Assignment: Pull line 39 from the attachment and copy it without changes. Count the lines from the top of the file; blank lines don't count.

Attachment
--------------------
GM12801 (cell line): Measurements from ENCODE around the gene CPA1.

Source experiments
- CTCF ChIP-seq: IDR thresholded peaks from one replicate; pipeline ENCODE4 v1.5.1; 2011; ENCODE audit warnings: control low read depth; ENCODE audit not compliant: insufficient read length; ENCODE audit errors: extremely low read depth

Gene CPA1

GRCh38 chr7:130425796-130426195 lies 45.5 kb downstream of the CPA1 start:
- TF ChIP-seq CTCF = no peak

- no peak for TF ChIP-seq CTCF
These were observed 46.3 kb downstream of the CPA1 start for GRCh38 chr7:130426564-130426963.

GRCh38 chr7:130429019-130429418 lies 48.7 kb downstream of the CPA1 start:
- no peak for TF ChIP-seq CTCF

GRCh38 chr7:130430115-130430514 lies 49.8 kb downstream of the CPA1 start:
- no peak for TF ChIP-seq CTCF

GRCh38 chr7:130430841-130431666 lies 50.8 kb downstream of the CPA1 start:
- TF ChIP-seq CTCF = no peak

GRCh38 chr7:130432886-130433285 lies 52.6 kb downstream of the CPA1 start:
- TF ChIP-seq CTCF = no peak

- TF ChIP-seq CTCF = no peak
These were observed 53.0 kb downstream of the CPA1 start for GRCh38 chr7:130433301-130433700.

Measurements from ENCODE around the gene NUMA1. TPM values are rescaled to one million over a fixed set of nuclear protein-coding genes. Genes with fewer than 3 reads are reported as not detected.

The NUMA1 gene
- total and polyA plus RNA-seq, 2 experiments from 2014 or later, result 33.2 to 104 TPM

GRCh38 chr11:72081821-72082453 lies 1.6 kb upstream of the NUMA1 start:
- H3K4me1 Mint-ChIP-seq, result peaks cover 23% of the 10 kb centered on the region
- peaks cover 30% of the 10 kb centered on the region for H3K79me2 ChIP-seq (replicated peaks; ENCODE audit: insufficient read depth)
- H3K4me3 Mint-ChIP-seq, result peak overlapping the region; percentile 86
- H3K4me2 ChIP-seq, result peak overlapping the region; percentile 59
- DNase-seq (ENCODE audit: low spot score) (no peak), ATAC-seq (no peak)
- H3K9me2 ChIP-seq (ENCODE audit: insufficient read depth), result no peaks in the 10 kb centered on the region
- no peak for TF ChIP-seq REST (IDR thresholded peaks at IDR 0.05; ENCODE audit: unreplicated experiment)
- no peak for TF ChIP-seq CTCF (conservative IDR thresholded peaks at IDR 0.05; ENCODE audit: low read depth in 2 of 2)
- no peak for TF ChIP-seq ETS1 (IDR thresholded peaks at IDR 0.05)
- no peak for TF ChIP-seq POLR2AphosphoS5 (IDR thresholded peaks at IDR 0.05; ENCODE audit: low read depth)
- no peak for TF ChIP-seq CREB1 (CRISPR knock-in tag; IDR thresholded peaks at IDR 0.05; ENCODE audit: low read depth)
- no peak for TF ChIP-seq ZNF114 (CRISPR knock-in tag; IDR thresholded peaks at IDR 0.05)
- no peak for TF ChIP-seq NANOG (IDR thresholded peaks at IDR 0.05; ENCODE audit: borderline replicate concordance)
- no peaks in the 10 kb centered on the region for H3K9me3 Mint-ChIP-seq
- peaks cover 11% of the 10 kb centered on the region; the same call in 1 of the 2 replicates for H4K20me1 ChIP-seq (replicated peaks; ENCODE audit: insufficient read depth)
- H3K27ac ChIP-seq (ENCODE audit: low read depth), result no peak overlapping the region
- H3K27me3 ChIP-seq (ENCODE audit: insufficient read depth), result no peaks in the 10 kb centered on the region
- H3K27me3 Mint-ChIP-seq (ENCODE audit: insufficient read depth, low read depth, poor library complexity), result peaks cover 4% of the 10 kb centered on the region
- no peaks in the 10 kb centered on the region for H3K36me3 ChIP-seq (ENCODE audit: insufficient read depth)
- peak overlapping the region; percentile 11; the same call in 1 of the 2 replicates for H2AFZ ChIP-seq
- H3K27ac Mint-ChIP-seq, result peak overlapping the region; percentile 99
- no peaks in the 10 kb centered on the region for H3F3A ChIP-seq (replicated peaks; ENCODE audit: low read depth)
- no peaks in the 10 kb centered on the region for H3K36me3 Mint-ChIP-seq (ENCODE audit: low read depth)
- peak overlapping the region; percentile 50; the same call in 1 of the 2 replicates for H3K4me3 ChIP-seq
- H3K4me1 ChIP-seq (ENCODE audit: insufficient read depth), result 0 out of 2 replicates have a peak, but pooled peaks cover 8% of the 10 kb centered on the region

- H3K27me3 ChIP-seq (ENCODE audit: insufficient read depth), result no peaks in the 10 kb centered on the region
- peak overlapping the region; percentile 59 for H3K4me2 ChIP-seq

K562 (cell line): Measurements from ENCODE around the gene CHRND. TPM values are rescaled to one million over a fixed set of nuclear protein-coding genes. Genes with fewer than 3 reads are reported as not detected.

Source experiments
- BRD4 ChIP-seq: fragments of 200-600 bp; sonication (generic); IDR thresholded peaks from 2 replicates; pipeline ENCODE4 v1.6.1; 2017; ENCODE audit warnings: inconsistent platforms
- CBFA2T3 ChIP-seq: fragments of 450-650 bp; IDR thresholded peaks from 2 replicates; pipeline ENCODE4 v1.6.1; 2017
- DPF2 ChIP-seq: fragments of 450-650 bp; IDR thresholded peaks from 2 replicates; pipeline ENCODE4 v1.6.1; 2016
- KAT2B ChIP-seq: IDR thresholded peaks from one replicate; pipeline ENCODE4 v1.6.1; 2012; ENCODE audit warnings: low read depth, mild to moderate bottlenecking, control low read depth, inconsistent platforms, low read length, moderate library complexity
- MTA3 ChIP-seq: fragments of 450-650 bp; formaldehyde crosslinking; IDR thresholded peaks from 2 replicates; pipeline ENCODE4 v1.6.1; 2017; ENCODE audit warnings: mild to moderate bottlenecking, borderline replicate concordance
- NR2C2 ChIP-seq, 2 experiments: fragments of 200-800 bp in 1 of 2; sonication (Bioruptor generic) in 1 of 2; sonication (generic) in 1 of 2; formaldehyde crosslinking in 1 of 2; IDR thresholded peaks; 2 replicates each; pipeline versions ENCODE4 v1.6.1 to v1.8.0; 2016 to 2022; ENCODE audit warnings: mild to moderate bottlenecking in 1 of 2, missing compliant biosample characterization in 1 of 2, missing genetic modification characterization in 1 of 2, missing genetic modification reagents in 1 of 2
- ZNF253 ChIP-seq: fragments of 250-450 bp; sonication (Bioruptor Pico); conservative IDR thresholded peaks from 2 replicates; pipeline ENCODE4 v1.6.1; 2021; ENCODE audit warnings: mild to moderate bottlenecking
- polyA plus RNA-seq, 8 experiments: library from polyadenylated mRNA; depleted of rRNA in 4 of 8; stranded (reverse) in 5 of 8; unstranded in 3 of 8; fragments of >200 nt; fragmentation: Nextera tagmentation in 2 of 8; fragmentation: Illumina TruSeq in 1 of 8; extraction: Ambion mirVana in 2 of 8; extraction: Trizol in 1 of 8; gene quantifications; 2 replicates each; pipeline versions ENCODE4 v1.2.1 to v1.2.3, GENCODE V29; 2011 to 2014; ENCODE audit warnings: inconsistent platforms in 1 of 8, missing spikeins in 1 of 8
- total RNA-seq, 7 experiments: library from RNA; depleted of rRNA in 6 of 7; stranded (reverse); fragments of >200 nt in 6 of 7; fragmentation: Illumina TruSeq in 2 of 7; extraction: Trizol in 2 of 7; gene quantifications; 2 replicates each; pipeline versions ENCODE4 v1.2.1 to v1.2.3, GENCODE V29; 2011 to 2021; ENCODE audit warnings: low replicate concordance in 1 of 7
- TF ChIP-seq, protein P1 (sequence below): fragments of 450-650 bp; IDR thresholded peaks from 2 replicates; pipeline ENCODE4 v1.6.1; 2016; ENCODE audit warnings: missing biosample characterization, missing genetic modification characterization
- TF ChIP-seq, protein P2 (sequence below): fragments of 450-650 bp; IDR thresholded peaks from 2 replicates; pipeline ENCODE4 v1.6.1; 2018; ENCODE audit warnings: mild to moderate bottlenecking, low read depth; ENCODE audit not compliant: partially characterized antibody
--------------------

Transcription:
- H3K27me3 ChIP-seq (ENCODE audit: insufficient read depth), result no peaks in the 10 kb centered on the region